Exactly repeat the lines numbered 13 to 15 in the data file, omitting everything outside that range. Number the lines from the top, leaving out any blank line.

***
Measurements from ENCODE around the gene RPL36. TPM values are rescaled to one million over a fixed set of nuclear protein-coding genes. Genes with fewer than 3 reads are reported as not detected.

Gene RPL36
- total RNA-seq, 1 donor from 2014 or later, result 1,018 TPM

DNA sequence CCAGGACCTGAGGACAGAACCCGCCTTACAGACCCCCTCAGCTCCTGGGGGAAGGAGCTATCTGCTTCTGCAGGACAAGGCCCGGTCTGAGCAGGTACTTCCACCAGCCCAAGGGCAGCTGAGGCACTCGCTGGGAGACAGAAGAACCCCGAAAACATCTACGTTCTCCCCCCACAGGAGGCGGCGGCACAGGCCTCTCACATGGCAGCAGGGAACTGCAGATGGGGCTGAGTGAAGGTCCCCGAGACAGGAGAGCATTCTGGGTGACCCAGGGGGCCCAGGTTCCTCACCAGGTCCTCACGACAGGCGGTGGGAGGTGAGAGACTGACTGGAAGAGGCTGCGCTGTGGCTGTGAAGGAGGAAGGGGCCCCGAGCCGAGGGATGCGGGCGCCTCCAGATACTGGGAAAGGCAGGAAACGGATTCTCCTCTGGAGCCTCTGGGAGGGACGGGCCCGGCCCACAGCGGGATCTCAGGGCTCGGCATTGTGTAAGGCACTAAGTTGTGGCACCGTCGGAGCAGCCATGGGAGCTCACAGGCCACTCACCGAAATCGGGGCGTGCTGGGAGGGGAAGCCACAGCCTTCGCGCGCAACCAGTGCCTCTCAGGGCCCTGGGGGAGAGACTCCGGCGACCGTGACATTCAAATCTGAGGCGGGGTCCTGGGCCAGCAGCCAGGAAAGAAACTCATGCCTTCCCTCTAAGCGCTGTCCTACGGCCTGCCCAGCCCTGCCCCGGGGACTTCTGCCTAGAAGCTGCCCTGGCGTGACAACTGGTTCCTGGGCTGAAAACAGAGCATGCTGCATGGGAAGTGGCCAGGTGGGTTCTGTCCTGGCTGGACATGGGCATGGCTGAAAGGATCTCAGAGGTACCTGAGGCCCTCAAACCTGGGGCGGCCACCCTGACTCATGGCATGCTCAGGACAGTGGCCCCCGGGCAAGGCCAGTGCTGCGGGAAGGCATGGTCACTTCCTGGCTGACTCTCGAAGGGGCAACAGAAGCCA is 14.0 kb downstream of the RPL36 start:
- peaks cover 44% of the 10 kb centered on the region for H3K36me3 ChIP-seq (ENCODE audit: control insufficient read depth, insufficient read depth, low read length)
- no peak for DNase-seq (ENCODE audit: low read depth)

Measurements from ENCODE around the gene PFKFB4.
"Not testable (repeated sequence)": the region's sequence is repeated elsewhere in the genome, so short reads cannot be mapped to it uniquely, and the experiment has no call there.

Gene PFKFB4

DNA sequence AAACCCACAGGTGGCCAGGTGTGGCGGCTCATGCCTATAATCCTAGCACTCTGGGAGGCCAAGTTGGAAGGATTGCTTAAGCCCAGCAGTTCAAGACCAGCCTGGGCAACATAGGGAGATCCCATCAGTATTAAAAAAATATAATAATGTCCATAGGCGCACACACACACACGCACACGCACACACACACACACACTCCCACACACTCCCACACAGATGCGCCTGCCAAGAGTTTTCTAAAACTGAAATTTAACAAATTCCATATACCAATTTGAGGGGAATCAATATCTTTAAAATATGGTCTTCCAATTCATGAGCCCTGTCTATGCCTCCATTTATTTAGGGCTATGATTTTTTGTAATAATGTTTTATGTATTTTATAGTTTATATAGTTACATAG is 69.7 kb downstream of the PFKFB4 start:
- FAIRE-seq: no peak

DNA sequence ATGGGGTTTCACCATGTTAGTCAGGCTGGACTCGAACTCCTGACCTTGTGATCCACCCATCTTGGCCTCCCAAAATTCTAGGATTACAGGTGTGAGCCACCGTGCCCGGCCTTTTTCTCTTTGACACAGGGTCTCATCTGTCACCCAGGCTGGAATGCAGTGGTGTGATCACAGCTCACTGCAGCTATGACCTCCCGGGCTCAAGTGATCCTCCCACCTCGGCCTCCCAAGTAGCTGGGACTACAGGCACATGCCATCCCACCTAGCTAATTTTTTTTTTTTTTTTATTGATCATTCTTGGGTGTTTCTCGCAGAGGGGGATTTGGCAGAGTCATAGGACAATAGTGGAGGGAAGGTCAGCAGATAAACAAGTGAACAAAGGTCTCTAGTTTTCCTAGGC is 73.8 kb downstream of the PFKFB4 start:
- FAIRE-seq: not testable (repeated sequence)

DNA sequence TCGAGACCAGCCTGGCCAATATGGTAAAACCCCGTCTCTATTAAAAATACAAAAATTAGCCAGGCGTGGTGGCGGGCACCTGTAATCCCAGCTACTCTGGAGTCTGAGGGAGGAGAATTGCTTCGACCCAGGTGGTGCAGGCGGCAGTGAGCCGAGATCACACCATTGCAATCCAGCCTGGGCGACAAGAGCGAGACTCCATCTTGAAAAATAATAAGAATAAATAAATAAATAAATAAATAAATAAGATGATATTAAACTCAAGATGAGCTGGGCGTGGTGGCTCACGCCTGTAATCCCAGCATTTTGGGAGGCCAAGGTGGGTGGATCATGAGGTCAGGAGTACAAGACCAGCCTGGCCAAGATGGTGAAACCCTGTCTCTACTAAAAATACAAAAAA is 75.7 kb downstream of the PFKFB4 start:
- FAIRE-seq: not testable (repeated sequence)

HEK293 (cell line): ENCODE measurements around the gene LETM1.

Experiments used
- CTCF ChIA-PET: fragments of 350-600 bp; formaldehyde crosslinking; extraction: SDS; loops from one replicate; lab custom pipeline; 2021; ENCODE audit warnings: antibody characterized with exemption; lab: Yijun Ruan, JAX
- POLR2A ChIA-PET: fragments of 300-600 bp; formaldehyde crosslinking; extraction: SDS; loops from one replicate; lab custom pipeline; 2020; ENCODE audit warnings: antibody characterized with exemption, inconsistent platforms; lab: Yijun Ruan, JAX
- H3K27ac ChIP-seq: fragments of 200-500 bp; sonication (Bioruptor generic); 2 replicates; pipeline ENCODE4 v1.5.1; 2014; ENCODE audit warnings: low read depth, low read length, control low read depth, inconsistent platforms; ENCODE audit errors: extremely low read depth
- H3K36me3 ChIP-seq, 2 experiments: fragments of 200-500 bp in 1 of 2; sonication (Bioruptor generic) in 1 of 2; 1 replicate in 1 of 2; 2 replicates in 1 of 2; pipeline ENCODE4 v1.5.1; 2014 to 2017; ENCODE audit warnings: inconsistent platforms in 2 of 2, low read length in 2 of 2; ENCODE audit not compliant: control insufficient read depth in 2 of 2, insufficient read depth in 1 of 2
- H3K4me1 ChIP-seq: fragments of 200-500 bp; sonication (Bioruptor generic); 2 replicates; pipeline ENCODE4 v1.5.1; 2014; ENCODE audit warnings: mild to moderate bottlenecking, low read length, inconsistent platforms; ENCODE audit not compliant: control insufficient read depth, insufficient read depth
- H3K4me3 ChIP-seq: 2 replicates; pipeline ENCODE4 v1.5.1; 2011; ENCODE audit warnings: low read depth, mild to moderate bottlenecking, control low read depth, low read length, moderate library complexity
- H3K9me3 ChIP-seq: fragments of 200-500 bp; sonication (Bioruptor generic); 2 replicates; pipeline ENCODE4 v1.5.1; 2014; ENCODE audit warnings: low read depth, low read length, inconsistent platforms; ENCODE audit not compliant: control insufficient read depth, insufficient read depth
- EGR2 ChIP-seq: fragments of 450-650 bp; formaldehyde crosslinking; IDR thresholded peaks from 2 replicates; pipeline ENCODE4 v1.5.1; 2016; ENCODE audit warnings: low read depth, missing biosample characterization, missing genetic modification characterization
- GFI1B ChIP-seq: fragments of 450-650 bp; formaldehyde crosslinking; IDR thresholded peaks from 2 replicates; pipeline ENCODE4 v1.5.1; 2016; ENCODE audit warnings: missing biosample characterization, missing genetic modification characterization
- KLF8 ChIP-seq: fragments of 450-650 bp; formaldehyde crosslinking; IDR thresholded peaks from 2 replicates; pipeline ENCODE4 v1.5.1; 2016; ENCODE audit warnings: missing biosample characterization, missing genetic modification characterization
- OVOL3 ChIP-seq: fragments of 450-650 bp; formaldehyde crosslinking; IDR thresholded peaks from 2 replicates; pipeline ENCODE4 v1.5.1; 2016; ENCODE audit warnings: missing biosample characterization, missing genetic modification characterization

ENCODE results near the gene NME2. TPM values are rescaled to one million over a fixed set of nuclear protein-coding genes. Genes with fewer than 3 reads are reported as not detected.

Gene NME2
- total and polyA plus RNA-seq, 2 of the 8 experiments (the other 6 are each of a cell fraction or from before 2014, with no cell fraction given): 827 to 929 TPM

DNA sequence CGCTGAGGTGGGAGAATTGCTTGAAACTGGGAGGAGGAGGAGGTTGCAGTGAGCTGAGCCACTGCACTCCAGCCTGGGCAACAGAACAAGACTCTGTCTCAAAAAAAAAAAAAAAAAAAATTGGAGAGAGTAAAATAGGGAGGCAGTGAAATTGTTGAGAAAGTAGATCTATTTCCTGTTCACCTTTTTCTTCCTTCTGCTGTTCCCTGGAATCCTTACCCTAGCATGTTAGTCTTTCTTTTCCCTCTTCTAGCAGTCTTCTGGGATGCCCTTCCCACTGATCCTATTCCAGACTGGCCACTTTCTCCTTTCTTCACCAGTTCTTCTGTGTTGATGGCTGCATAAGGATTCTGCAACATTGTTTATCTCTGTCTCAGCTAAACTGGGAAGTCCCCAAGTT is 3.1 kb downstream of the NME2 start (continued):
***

- FAIRE-seq: not testable (repeated sequence)

DNA sequence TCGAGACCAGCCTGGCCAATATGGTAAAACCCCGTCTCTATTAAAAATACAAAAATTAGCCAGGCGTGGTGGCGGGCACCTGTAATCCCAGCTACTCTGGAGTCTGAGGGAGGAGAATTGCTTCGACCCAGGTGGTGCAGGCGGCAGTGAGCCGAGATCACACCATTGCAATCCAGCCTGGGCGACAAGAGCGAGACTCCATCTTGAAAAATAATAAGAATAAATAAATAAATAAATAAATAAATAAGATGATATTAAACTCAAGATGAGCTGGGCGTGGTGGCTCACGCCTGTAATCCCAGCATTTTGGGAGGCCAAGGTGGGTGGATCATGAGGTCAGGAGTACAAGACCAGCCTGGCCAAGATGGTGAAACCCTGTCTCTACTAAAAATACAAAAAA is 75.7 kb downstream of the PFKFB4 start:
- FAIRE-seq: not testable (repeated sequence)